Caregivers and health workers brave difficult terrains to vaccinate children in hard-to-reach settlements of Taraba state
Jalingo, 16 December, 2021 - For Ms. Ladi Jika, a 44-year-old housewife and a mother of five, vaccination and mobilization of people to let their children receive the vaccine is not negotiable.
“I know vaccination prevents some diseases such as yellow fever, measles, meningitis and polio. That is why I visit every vaccination site with two of my children (19-month-old and four years old) to get vaccinated. I want to protect my family and I have mobilized my neighbours to receive the vaccines when the vaccinators come around”, Ms. Jika said.
What is more, she resides in difficult Sardauna Local Government Area (LGA), of Taraba State, a largely hilly and remote terrain, in the extreme southeast of Taraba State.
Sitting atop the vast Mambilla Plateau, the LGA also shares international border with the Republic of Cameroon. Many eligible populations there continue to miss their chances at life-saving vaccination, because of high mobility as most frequently traverse in and out of Nigeria. Additionally, transportation to the region is precarious due to the bad roads, rocky terrains and rivers that connect many settlements in the LGA.
The National Primary Health Care Development Agency (NPHCDA) and the Taraba State government in collaboration with WHO and partners, recently implemented a Supplementary Immunization Activities (SIAs) with intensified efforts to reach eligible children in hard to reach and security compromised areas.
“We take vaccines to the security compromised, hard-to-reach area and border settlements in Taraba and the Cameroon borders using the canoes, motorcycles, and sometimes we walk in hilly places”, says Abdullahi Yaji, the Local Government Immunization Officer, in Gembu, the administrative capital of Sardauna LGA.
In Sardauna, vaccinators going to settlements like Mayo Ndaga, Warwar, Kaurmi, Mbamnga and Ndumyaji, board four canoes to get life-saving vaccines to the location.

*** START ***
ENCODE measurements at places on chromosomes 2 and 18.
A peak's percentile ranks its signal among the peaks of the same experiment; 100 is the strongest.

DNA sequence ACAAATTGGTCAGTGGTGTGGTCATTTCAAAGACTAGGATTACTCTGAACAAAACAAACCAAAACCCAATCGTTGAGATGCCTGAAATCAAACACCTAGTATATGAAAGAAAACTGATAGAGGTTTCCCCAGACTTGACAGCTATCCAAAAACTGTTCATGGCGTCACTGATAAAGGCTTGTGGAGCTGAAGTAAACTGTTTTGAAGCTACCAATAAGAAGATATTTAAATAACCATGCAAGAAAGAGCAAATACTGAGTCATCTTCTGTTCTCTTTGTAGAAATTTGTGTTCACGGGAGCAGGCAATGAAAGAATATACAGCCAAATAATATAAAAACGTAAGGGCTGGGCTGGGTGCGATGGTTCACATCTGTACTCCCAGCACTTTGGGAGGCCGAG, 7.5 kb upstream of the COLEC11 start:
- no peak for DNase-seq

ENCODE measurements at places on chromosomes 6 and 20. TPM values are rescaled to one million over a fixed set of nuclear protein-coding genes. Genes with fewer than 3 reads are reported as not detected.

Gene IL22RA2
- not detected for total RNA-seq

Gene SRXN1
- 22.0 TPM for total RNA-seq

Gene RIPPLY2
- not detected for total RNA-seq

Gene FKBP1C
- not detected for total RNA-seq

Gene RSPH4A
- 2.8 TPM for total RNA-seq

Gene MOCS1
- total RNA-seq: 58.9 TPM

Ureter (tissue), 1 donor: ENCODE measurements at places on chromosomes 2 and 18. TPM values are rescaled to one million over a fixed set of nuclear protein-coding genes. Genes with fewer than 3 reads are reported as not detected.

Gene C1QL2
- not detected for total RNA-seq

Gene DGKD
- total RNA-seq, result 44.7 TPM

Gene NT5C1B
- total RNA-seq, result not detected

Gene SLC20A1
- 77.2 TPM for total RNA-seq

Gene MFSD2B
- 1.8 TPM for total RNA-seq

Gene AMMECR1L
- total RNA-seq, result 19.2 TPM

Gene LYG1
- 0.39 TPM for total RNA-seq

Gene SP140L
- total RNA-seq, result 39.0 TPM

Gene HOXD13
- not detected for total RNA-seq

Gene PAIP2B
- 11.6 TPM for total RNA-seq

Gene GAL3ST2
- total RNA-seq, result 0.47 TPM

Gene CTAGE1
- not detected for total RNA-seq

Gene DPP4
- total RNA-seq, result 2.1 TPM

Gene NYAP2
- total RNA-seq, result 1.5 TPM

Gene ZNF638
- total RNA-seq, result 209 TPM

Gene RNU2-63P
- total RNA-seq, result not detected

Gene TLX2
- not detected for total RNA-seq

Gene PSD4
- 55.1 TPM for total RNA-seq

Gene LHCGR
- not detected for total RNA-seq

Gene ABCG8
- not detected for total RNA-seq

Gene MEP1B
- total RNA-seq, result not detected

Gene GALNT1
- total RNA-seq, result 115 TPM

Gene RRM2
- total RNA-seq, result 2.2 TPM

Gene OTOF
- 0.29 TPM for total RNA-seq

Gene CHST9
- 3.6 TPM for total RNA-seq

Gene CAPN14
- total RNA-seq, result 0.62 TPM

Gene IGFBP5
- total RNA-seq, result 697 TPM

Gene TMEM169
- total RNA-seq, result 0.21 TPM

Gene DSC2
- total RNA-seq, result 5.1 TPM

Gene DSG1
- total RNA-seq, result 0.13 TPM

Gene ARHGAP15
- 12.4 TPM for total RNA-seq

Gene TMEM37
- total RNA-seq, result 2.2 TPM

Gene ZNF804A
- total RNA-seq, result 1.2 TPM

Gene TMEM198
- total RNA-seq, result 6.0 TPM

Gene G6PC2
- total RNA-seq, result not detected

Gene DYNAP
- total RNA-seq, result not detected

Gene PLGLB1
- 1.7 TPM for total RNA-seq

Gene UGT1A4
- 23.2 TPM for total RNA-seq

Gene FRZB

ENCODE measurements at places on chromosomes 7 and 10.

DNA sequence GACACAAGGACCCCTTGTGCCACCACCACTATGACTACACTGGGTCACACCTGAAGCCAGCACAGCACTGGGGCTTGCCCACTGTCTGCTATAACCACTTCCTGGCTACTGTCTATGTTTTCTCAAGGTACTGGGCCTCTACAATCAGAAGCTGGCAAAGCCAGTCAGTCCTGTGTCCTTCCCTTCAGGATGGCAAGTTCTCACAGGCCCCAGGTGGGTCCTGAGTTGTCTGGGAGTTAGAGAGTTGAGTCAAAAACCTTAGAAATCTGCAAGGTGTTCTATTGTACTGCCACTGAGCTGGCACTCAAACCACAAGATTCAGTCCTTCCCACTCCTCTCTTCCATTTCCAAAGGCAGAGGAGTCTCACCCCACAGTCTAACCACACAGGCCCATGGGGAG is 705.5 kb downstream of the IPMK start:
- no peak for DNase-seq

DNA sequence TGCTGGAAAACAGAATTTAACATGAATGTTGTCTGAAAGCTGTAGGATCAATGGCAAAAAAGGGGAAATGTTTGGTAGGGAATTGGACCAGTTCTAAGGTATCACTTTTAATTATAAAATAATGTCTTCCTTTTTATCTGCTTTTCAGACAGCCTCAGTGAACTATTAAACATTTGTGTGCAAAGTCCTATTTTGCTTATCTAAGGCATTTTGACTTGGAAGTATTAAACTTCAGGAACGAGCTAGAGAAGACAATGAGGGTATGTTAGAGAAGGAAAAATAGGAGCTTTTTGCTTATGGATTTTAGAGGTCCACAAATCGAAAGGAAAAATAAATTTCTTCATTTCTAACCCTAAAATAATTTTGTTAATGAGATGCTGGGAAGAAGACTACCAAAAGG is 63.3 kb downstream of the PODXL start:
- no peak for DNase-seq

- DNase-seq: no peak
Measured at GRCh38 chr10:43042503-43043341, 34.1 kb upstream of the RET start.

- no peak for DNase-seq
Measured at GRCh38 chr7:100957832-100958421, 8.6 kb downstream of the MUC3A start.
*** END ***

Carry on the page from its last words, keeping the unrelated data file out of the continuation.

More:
Meanwhile, Sardauna LGA is not the only LGA in the state bordering Cameroon and with rocky hard to reach or security compromised areas. Taraba state has 16 LGAs, and five - Gashaka, Sardauna, Kurmi, Takum and Ussa- share boundaries with Cameron.
In Gashaka, the focal person for health, Hosea Ezekiel, said there is also a focus on reaching the nomadic pastoralist and people living in the hard to reach areas beyond the hills.
“With intensified commitment and vaccination activities, we would cover most of the under-immunized and hard-to-reach population. I'm going to Gumti, a remote hilly settlement. It takes 2 hours 30 minutes to get there using a motorcycle. I will be going to other villages like Mai Danu, bordering Cameroon, because people traverse in and out of Nigeria from those areas”.
“We are targeting people in the hard to reach area who were never vaccinated, and most of them live in those remote areas. We are working with the Fulani heads to locate new nomads who might have recently moved to the LGA for vaccination”, he said
Vaccinating children and adults who live at the borders of settlements and the nomads is crucial to sustaining the community immunity against vaccine preventable diseases.
“Reaching children in the hard-to-reach areas, border settlements, and security compromised parts of the state with life-saving vaccines is one of our priorities”, WHO State Coordinator (SC), Faruk Umar said as the state implemented a 10-day SIA campaign.
“We understand that some of these areas require days and unconventional means of accessing the people, so we factor all the challenges into the planning of the campaigns”, he said.
To ensure quality campaign, over 1 1200 vaccination teams were trained and engaged to vaccinate the targeted population, especially in hard-to-reach communities in Taraba State.
In Nigeria, the 2021 integrated SIAs is being implemented with a focus to improve vaccination opportunities to areas with high population of Zero dose children (who never received any vaccination) and those who missed opportunities to be vaccinated previously.
Dr Jean Anne Baptiste; Email: jeana [at] who.int
Dr Ismail, Farouk Umar <ismailfa [at] who.int>